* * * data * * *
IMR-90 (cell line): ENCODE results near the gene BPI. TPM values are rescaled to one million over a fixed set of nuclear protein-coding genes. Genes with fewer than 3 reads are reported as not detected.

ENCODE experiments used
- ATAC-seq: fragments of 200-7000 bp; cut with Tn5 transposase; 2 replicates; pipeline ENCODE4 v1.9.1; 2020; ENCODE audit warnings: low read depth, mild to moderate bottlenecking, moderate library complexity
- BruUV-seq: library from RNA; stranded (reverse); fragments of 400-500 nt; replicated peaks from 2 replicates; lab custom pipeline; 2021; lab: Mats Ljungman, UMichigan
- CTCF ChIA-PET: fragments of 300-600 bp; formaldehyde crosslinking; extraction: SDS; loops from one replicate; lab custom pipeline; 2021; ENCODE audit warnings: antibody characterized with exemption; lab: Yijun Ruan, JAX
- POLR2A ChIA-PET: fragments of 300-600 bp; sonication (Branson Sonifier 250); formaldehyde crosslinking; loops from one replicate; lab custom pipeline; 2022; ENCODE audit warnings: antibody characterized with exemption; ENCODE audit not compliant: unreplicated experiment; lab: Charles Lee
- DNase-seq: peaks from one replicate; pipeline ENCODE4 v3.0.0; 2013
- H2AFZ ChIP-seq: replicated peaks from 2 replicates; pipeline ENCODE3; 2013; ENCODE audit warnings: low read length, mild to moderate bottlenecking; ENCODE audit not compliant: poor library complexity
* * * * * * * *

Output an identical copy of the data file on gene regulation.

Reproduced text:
IMR-90 (cell line): ENCODE results near the gene BPI. TPM values are rescaled to one million over a fixed set of nuclear protein-coding genes. Genes with fewer than 3 reads are reported as not detected.

ENCODE experiments used
- ATAC-seq: fragments of 200-7000 bp; cut with Tn5 transposase; 2 replicates; pipeline ENCODE4 v1.9.1; 2020; ENCODE audit warnings: low read depth, mild to moderate bottlenecking, moderate library complexity
- BruUV-seq: library from RNA; stranded (reverse); fragments of 400-500 nt; replicated peaks from 2 replicates; lab custom pipeline; 2021; lab: Mats Ljungman, UMichigan
- CTCF ChIA-PET: fragments of 300-600 bp; formaldehyde crosslinking; extraction: SDS; loops from one replicate; lab custom pipeline; 2021; ENCODE audit warnings: antibody characterized with exemption; lab: Yijun Ruan, JAX
- POLR2A ChIA-PET: fragments of 300-600 bp; sonication (Branson Sonifier 250); formaldehyde crosslinking; loops from one replicate; lab custom pipeline; 2022; ENCODE audit warnings: antibody characterized with exemption; ENCODE audit not compliant: unreplicated experiment; lab: Charles Lee
- DNase-seq: peaks from one replicate; pipeline ENCODE4 v3.0.0; 2013
- H2AFZ ChIP-seq: replicated peaks from 2 replicates; pipeline ENCODE3; 2013; ENCODE audit warnings: low read length, mild to moderate bottlenecking; ENCODE audit not compliant: poor library complexity